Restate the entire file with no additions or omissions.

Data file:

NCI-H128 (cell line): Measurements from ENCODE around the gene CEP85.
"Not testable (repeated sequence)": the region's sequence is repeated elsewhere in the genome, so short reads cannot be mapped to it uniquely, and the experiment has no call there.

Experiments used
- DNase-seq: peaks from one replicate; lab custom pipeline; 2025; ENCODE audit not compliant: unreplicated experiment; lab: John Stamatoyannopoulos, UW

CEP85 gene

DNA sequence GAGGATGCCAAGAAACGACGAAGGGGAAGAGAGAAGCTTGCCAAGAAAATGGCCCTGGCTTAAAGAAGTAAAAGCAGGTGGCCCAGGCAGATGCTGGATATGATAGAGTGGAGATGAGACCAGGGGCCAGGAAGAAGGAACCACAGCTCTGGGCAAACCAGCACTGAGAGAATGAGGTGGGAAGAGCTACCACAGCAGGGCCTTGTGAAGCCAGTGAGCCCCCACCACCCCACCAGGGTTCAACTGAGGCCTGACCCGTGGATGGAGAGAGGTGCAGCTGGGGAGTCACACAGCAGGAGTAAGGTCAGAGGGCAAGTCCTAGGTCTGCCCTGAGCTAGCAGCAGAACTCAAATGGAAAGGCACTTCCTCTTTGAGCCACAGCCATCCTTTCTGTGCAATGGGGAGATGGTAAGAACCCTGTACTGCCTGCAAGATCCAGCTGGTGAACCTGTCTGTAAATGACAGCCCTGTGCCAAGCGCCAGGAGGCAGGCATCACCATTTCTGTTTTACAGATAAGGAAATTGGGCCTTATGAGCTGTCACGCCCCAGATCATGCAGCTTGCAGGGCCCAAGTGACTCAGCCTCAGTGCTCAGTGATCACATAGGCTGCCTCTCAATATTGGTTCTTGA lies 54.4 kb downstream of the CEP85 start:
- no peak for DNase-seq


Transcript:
NCI-H128 (cell line): Measurements from ENCODE around the gene CEP85.
"Not testable (repeated sequence)": the region's sequence is repeated elsewhere in the genome, so short reads cannot be mapped to it uniquely, and the experiment has no call there.

Experiments used
- DNase-seq: peaks from one replicate; lab custom pipeline; 2025; ENCODE audit not compliant: unreplicated experiment; lab: John Stamatoyannopoulos, UW

CEP85 gene

DNA sequence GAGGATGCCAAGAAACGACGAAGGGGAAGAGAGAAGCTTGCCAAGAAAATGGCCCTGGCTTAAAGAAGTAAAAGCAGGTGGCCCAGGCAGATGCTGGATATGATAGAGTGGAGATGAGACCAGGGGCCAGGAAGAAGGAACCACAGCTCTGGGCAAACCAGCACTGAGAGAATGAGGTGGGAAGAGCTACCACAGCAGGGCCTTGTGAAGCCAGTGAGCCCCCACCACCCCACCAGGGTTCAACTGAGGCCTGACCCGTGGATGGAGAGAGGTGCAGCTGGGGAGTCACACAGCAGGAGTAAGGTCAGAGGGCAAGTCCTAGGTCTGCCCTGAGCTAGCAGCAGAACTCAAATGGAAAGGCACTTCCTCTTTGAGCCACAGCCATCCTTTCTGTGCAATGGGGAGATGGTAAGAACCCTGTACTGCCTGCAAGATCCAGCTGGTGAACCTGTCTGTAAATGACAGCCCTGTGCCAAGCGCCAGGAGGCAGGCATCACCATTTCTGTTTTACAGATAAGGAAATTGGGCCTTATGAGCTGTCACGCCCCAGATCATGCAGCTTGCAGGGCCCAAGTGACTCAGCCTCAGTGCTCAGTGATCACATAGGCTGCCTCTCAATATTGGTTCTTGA lies 54.4 kb downstream of the CEP85 start:
- no peak for DNase-seq